воскресенье, 24 августа 2008 г.

The Roman Army: A Social and Institutional History


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The Roman Army: A Social and Institutional History
by Pat Southern (Author)

From School Library Journal
Grade 10 Up—This informative, well-researched volume skillfully covers the history of this formidable force from the beginnings of the Roman Empire in the eighth century B.C.E. until its fall in the late fifth century A.D. The broad spectrum of subjects, such as the history, culture, and organization of the army; weapons; morale and discipline; renowned soldiers and battles; and the army, both in peacetime and at war, are arranged thematically. Black-and-white photographs complement the text. An appendix detailing rank structure in the army, a user-friendly glossary, a complete bibliography, and an accurate index round out the package. With its scholarly tone, Southern's work is best suited for Advanced Placement World History students.—Hillary Donitz-Goldstein, formerly of the New York Public Library
Copyright © Reed Business Information, a division of Reed Elsevier Inc. All rights reserved. --This text refers to the Hardcover edition.

Product Description
Written by a leading authority on Roman military history, this fascinating volume spans over a thousand years as it offers a memorable picture of one of the world's most noted fighting forces, paying special attention to the life of the common soldier.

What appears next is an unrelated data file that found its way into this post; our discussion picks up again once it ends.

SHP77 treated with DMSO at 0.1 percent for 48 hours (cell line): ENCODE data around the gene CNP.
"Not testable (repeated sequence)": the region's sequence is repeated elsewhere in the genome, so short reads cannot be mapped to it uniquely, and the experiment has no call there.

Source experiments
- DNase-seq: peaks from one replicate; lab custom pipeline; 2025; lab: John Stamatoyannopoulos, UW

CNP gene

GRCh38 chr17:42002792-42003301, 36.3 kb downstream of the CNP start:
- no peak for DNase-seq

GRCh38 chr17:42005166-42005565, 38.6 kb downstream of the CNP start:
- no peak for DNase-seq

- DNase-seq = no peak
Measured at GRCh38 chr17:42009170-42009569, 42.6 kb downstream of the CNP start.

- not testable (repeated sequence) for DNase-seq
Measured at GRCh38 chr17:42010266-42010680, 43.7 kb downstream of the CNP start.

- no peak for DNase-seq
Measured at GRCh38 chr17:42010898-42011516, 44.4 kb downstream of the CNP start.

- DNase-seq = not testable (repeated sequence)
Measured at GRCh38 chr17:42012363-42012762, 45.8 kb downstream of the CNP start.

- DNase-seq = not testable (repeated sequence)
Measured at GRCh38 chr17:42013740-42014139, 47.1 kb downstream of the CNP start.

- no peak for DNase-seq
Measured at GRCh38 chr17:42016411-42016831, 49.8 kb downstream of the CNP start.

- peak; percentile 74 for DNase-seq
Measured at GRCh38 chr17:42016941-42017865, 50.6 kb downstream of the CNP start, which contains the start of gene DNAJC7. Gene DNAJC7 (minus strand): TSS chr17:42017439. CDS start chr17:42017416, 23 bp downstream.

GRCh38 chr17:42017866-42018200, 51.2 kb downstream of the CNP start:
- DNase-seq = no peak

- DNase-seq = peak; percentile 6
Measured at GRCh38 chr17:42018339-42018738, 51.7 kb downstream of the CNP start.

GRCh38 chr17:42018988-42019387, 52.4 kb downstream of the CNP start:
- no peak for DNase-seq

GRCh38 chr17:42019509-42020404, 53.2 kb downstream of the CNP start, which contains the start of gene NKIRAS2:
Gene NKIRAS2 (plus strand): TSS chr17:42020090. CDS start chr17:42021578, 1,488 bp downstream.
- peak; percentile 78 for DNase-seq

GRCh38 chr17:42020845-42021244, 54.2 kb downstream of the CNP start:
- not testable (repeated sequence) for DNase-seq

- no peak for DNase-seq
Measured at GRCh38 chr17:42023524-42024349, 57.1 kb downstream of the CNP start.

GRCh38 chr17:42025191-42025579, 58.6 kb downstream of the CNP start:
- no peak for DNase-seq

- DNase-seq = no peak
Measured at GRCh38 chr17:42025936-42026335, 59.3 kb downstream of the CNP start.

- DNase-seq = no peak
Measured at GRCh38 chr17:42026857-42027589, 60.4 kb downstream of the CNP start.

Southern here illuminates the Roman army's history, culture, and organization, providing fascinating details on topics such as military music, holidays, strategy, the construction of Roman fortresses and forts, the most common battle formations, and the many tools of war, from spears, bows and arrows, swords, and slingshots, to the large catapulta (which fired giant arrows and bolts) and the ballista (which hurled huge stones). Perhaps most interesting are the details Southern provides about everyday life in the Roman army, everything from the soldiers pay (they were paid three times per year, but money was deducted for such items as food, clothing, weapons, the burial club, the pension scheme, and so on) to their often brutal life--if whole units turned and ran, about one-tenth of the men concerned were chosen by lot and clubbed to death and the rest were put on barley rations instead of wheat. Moreover, soldiers who lost weapons or their shields would fight savagely to get them back or would die in the process, rather than suffer the shame that attached to throwing weapons away or running from the battle.
Attractively illustrated, this book offers a fascinating look at the life of the Roman soldier, drawing on everything from Rome's rich historical and archaeological record to soldier's personal correspondence to depictions of military subjects in literature and art.

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